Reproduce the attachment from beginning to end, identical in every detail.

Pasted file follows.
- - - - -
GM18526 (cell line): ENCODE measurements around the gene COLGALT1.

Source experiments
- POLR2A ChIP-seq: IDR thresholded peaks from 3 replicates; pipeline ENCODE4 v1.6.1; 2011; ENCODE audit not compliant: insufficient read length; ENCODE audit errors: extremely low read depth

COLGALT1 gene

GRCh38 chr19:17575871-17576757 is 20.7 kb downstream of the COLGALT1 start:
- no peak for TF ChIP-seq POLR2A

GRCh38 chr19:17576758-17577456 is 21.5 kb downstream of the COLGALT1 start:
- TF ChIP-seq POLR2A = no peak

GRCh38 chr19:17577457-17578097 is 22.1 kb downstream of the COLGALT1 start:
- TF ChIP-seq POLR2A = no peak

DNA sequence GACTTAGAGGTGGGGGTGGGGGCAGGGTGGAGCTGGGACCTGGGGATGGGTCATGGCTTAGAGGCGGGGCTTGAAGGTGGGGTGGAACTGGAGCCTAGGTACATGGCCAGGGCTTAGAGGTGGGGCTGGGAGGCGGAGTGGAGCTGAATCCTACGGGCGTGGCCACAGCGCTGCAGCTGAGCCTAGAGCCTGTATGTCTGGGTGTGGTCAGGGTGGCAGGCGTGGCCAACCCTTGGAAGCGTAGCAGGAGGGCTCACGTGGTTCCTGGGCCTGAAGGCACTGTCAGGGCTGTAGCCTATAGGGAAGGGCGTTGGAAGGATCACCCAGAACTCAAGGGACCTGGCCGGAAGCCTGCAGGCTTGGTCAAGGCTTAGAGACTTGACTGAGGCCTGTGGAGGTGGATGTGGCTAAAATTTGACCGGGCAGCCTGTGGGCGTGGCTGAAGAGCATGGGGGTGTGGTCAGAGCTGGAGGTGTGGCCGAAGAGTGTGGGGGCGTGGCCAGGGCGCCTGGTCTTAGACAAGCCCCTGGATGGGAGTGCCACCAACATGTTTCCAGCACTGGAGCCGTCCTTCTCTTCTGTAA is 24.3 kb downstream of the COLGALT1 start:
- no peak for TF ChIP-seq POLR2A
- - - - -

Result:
GM18526 (cell line): ENCODE measurements around the gene COLGALT1.

Source experiments
- POLR2A ChIP-seq: IDR thresholded peaks from 3 replicates; pipeline ENCODE4 v1.6.1; 2011; ENCODE audit not compliant: insufficient read length; ENCODE audit errors: extremely low read depth

COLGALT1 gene

GRCh38 chr19:17575871-17576757 is 20.7 kb downstream of the COLGALT1 start:
- no peak for TF ChIP-seq POLR2A

GRCh38 chr19:17576758-17577456 is 21.5 kb downstream of the COLGALT1 start:
- TF ChIP-seq POLR2A = no peak

GRCh38 chr19:17577457-17578097 is 22.1 kb downstream of the COLGALT1 start:
- TF ChIP-seq POLR2A = no peak

DNA sequence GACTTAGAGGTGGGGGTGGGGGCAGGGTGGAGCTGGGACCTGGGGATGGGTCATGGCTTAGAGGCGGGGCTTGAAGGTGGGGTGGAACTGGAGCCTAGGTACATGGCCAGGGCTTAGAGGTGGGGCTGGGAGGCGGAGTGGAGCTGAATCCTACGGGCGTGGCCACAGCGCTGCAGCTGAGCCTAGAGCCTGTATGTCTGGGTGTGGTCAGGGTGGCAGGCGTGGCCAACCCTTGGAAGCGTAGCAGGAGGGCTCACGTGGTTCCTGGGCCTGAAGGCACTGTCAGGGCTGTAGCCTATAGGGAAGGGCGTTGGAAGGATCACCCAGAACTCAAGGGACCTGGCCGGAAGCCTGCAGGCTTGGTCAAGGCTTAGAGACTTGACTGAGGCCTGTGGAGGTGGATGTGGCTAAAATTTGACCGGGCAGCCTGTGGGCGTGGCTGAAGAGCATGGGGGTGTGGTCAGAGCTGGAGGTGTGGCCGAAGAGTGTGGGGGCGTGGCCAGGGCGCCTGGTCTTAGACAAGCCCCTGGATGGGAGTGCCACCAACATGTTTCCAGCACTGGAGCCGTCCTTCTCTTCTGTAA is 24.3 kb downstream of the COLGALT1 start:
- no peak for TF ChIP-seq POLR2A